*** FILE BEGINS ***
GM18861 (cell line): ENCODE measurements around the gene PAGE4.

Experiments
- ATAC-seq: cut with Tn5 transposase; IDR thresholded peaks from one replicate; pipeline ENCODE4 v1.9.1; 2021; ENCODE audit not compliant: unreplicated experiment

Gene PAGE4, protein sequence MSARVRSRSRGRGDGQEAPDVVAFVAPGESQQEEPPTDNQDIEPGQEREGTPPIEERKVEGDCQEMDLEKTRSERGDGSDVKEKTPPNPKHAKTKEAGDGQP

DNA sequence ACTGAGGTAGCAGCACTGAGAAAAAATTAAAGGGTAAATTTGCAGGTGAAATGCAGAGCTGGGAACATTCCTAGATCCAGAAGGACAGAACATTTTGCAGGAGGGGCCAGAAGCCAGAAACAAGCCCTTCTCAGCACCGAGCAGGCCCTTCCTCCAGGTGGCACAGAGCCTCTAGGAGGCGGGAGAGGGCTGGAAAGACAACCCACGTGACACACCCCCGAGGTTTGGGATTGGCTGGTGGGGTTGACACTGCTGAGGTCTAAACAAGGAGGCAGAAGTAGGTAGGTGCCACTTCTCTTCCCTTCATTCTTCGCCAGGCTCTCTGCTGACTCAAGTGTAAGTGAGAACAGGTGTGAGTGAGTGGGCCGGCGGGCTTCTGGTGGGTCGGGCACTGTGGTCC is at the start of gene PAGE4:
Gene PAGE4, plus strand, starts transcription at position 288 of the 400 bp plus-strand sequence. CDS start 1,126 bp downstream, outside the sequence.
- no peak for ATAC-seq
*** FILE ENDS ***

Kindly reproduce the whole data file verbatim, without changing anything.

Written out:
GM18861 (cell line): ENCODE measurements around the gene PAGE4.

Experiments
- ATAC-seq: cut with Tn5 transposase; IDR thresholded peaks from one replicate; pipeline ENCODE4 v1.9.1; 2021; ENCODE audit not compliant: unreplicated experiment

Gene PAGE4, protein sequence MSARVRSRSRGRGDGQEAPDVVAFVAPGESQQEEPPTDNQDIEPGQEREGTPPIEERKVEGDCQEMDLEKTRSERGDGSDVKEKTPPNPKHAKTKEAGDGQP

DNA sequence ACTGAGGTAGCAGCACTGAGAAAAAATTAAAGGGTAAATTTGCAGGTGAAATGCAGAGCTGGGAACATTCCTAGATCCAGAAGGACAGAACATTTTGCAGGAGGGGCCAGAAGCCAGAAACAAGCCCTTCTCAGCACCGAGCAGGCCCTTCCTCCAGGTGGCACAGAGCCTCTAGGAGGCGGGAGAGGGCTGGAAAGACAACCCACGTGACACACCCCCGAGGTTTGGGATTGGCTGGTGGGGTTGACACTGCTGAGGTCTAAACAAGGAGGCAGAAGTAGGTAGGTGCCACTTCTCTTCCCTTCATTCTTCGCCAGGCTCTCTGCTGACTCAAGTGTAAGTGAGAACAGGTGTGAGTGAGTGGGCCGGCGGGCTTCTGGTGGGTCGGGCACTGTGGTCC is at the start of gene PAGE4:
Gene PAGE4, plus strand, starts transcription at position 288 of the 400 bp plus-strand sequence. CDS start 1,126 bp downstream, outside the sequence.
- no peak for ATAC-seq